A nearby meeting spot
Milk bars were a ubiquitous characteristic in Australian communities until the 1970s. This is Brisbane’s Adelaide Lane, 1952. State Archives of Queensland
About every suburban neighbourhood had a corner store from the 1950s until the early 1970s. Newspapers, bread, milk, cigarettes, ice-creams and mixed lollies were attracted to these shops by locals of all ages.
Stores were more than just economic centres, but by design they were social. People were familiar with their local shopkeepers, and shopkeepers were familiar with their clients.
Children enjoyed their first taste of freedom, always with the family dog in tow, while walking or riding their bike to the local store. Locally, shopping included picking up a few things for Mum and Dad as well as the compulsory ice cream or mixed lollies bag.
Kids on bikes, dogs waiting by the door and customers stopping for a chat while picking up the basics will present a typical scene outside a local store.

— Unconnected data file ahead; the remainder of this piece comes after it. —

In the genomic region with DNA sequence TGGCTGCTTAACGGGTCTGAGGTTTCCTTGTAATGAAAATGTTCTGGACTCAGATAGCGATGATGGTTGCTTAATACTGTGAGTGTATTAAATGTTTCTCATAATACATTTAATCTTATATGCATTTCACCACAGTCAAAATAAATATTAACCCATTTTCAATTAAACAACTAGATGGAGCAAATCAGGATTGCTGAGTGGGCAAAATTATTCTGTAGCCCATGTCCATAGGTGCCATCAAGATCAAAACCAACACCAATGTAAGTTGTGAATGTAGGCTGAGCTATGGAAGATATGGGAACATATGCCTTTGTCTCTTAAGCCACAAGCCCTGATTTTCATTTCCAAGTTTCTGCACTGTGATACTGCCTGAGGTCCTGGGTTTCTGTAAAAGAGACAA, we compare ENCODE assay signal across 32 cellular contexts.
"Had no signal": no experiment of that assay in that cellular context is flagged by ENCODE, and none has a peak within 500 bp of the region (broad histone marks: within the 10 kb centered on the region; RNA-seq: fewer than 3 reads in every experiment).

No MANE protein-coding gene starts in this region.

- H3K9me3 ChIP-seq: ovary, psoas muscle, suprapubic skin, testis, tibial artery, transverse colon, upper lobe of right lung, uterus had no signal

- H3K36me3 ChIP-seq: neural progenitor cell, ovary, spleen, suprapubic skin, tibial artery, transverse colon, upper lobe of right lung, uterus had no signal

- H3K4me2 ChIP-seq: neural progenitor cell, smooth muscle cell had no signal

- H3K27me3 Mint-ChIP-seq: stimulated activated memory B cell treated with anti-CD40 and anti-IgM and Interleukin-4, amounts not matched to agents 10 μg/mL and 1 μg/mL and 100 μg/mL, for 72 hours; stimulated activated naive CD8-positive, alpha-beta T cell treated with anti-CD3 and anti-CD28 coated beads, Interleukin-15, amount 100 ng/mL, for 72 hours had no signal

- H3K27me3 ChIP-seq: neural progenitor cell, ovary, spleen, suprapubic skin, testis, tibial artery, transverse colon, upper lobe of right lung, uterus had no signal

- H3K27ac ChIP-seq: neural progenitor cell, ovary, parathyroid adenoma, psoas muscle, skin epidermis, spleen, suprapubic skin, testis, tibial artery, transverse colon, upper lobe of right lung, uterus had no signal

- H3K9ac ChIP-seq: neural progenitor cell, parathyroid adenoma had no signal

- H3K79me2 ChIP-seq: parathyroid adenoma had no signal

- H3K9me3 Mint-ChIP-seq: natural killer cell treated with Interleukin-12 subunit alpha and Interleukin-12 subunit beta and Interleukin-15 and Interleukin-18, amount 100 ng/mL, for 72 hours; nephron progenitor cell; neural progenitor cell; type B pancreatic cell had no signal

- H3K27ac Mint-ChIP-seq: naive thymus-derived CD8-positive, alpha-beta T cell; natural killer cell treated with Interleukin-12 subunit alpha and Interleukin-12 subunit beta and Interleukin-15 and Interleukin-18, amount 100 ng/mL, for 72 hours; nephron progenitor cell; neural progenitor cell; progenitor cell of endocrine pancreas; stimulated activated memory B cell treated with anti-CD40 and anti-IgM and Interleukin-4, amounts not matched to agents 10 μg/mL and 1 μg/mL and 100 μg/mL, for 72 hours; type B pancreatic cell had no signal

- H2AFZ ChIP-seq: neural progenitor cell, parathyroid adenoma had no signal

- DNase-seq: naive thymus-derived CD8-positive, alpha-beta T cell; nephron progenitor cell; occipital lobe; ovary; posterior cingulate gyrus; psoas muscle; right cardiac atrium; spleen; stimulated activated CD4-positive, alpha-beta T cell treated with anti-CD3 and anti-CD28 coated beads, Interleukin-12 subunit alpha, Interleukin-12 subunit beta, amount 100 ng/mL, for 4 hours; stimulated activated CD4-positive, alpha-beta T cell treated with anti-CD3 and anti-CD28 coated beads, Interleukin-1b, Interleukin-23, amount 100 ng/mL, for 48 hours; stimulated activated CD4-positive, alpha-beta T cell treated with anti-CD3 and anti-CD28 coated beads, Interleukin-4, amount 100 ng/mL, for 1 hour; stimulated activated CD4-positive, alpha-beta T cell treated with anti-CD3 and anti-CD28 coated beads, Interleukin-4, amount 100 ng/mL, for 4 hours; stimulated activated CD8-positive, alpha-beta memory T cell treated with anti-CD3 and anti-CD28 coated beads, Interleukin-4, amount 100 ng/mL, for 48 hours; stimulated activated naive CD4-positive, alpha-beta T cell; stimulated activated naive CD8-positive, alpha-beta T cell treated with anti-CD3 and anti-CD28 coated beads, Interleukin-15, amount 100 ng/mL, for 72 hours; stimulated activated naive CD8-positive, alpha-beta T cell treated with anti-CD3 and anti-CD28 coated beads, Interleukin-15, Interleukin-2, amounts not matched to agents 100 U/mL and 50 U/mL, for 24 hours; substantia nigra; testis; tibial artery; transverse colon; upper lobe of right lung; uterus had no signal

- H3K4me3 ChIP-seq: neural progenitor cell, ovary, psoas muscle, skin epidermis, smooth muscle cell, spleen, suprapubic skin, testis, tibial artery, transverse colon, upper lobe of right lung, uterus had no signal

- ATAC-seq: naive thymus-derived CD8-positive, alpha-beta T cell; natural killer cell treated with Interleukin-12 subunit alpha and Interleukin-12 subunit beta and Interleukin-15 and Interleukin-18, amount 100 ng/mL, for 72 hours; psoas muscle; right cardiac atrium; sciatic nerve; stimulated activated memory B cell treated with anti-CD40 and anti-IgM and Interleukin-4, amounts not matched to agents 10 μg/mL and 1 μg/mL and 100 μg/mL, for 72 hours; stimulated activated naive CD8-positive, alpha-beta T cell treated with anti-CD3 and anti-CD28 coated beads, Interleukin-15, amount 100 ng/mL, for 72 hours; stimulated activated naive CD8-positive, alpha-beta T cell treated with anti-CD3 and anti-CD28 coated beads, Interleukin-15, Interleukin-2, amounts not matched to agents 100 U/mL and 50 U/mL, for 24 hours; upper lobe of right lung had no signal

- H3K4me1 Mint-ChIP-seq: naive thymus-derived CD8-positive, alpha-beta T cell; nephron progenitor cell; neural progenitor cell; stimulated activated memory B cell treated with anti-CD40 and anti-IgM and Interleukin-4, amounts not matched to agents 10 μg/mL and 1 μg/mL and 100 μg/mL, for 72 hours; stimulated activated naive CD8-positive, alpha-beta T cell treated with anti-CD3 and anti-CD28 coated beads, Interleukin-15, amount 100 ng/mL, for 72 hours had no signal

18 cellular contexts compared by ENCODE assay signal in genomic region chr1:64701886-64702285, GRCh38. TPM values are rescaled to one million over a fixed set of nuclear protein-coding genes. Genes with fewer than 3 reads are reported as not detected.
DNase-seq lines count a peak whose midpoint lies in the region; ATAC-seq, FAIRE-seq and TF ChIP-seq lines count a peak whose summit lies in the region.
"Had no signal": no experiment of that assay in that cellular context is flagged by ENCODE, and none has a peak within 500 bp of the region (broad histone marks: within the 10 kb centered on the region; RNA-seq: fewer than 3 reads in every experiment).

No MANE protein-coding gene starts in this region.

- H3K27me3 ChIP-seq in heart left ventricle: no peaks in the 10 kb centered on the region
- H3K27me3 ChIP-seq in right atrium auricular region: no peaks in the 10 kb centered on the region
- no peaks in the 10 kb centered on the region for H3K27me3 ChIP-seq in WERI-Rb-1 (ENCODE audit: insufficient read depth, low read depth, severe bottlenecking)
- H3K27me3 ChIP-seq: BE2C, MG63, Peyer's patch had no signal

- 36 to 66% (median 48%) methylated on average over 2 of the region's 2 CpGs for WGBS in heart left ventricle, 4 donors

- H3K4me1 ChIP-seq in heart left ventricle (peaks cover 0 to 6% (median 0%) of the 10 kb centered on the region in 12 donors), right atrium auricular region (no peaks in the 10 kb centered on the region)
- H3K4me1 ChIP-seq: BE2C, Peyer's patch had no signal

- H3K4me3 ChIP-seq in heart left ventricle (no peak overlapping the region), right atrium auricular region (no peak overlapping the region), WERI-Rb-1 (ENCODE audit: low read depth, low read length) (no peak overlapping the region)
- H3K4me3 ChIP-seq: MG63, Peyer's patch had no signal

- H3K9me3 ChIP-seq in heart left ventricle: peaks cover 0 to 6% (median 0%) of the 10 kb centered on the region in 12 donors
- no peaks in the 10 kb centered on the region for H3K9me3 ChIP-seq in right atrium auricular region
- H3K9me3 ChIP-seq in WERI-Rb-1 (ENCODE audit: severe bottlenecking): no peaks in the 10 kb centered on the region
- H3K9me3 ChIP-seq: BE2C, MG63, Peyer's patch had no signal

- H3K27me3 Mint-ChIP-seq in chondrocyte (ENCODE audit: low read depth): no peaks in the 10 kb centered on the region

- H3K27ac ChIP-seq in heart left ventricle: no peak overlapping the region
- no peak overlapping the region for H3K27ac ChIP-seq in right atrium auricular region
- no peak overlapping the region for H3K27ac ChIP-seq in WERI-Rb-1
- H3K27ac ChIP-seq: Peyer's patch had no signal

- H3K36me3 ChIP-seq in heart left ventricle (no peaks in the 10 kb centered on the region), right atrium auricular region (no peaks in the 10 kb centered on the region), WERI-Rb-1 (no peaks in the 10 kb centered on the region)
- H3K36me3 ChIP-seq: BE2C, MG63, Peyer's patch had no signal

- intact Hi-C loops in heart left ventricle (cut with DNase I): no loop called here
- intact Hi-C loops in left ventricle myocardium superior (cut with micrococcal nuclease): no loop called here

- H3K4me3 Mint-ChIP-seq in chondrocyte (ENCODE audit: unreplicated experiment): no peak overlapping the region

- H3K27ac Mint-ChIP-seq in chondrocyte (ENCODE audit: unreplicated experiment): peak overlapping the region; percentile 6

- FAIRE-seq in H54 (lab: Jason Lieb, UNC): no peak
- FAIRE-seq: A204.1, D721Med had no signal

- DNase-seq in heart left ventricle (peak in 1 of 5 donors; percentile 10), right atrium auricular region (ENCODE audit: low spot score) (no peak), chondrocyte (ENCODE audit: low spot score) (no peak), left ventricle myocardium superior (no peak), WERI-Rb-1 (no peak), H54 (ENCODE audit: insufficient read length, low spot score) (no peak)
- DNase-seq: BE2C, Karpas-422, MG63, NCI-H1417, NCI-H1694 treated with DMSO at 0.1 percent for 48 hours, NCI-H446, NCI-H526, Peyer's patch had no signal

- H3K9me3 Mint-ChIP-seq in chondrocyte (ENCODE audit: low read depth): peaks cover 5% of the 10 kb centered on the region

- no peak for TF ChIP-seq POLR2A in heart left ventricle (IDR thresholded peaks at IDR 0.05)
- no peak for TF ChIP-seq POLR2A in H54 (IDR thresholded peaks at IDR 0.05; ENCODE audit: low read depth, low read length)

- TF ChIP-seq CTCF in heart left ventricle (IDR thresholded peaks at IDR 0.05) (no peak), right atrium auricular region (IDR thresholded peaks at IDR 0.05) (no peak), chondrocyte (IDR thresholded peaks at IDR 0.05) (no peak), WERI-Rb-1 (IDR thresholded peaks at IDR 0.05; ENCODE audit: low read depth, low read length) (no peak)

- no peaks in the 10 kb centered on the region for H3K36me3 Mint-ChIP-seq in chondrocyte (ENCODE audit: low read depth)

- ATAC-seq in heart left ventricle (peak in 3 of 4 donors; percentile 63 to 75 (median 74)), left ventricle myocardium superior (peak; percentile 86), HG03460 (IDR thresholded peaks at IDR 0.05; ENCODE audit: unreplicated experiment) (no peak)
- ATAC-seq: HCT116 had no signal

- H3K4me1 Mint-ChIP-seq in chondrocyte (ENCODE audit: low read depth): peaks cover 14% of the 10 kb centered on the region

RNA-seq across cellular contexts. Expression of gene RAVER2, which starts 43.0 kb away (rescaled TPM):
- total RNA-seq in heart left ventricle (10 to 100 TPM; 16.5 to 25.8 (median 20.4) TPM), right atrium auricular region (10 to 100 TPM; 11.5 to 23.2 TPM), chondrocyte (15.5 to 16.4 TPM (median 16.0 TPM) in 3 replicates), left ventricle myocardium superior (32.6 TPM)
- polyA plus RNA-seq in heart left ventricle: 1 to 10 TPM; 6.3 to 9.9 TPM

Decline for decades
A mixture of factors created a “perfect storm” from 1980 onwards, which led to the closing of neighbourhood stores across Australia.
In the 1980s, milk bars began disappearing from communities in Australia.
Combined with gas stations, the advent of Sunday trade for large grocery stores and the rise of convenience stores meant consumers could purchase most products sold from supermarkets and service stations in their local corner store, often at much cheaper rates.
A 34 percent decrease in the number of corner stores between 2010 and 2012 was recorded by BIS Shrapnel. Australian Food News reported in 2012 that over the previous 30 years , the number of conventional milk bars had decreased significantly.